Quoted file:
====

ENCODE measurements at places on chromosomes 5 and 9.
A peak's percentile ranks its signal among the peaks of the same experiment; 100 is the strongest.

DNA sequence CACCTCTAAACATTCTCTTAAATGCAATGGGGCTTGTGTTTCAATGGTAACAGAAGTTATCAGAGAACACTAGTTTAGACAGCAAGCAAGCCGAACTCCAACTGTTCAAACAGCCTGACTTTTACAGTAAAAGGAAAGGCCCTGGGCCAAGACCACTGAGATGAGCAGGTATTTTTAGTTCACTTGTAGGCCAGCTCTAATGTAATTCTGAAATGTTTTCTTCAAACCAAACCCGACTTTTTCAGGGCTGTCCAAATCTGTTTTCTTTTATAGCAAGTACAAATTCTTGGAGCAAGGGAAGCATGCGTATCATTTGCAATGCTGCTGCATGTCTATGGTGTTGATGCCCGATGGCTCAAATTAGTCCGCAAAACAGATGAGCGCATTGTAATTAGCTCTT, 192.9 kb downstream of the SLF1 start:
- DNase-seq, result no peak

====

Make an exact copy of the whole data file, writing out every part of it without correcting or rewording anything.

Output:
ENCODE measurements at places on chromosomes 5 and 9.
A peak's percentile ranks its signal among the peaks of the same experiment; 100 is the strongest.

DNA sequence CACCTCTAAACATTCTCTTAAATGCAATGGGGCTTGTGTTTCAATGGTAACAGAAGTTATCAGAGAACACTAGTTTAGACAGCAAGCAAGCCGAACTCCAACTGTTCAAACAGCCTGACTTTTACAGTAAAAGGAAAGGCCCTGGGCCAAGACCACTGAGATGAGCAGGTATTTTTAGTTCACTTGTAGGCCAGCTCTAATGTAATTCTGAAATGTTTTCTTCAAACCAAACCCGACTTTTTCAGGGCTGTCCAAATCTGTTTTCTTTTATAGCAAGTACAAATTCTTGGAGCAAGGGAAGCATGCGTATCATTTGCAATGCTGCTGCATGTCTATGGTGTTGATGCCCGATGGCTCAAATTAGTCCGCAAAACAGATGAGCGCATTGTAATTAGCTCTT, 192.9 kb downstream of the SLF1 start:
- DNase-seq, result no peak